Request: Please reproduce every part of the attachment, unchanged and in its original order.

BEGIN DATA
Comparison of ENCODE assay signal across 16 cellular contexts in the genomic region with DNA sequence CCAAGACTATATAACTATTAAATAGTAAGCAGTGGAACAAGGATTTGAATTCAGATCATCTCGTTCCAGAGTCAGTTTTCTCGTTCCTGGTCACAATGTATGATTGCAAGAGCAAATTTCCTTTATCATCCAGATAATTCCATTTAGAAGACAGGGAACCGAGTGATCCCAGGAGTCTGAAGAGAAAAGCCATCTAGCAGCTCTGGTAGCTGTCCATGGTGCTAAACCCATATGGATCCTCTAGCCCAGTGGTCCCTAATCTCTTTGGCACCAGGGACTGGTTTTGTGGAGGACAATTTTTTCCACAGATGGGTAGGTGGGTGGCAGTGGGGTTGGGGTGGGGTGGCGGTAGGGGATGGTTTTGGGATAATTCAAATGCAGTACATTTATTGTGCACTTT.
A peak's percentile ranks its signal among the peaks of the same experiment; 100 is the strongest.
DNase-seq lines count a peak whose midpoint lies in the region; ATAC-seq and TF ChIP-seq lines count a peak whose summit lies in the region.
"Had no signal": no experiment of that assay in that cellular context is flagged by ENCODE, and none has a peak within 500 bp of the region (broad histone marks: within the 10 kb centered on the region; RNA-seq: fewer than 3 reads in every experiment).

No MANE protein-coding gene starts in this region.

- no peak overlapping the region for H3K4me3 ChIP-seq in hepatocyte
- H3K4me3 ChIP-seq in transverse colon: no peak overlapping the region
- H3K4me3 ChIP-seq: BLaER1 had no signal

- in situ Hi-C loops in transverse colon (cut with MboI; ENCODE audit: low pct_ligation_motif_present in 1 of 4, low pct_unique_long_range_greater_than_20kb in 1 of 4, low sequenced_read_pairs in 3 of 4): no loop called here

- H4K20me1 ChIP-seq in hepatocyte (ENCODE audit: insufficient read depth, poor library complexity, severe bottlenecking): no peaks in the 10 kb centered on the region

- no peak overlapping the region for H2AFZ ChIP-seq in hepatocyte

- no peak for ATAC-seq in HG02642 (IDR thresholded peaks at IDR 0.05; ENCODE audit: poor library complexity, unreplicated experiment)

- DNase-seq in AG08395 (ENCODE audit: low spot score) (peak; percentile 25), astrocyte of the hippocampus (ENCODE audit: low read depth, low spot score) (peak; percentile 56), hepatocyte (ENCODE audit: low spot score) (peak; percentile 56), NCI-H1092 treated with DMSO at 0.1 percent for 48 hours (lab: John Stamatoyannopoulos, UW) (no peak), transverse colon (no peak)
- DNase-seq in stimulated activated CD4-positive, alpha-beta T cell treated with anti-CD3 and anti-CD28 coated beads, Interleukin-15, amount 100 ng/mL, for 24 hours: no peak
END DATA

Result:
Comparison of ENCODE assay signal across 16 cellular contexts in the genomic region with DNA sequence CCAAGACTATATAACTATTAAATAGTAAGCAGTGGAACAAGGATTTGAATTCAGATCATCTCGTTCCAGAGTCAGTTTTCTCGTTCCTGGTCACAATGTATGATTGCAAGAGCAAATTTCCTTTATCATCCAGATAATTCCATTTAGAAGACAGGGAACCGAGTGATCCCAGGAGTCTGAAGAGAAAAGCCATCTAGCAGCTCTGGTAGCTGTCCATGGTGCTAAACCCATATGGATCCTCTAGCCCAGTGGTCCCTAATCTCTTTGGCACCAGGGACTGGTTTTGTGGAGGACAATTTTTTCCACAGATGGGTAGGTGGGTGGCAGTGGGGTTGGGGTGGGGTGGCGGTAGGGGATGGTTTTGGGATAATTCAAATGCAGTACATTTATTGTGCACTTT.
A peak's percentile ranks its signal among the peaks of the same experiment; 100 is the strongest.
DNase-seq lines count a peak whose midpoint lies in the region; ATAC-seq and TF ChIP-seq lines count a peak whose summit lies in the region.
"Had no signal": no experiment of that assay in that cellular context is flagged by ENCODE, and none has a peak within 500 bp of the region (broad histone marks: within the 10 kb centered on the region; RNA-seq: fewer than 3 reads in every experiment).

No MANE protein-coding gene starts in this region.

- no peak overlapping the region for H3K4me3 ChIP-seq in hepatocyte
- H3K4me3 ChIP-seq in transverse colon: no peak overlapping the region
- H3K4me3 ChIP-seq: BLaER1 had no signal

- in situ Hi-C loops in transverse colon (cut with MboI; ENCODE audit: low pct_ligation_motif_present in 1 of 4, low pct_unique_long_range_greater_than_20kb in 1 of 4, low sequenced_read_pairs in 3 of 4): no loop called here

- H4K20me1 ChIP-seq in hepatocyte (ENCODE audit: insufficient read depth, poor library complexity, severe bottlenecking): no peaks in the 10 kb centered on the region

- no peak overlapping the region for H2AFZ ChIP-seq in hepatocyte

- no peak for ATAC-seq in HG02642 (IDR thresholded peaks at IDR 0.05; ENCODE audit: poor library complexity, unreplicated experiment)

- DNase-seq in AG08395 (ENCODE audit: low spot score) (peak; percentile 25), astrocyte of the hippocampus (ENCODE audit: low read depth, low spot score) (peak; percentile 56), hepatocyte (ENCODE audit: low spot score) (peak; percentile 56), NCI-H1092 treated with DMSO at 0.1 percent for 48 hours (lab: John Stamatoyannopoulos, UW) (no peak), transverse colon (no peak)
- DNase-seq in stimulated activated CD4-positive, alpha-beta T cell treated with anti-CD3 and anti-CD28 coated beads, Interleukin-15, amount 100 ng/mL, for 24 hours: no peak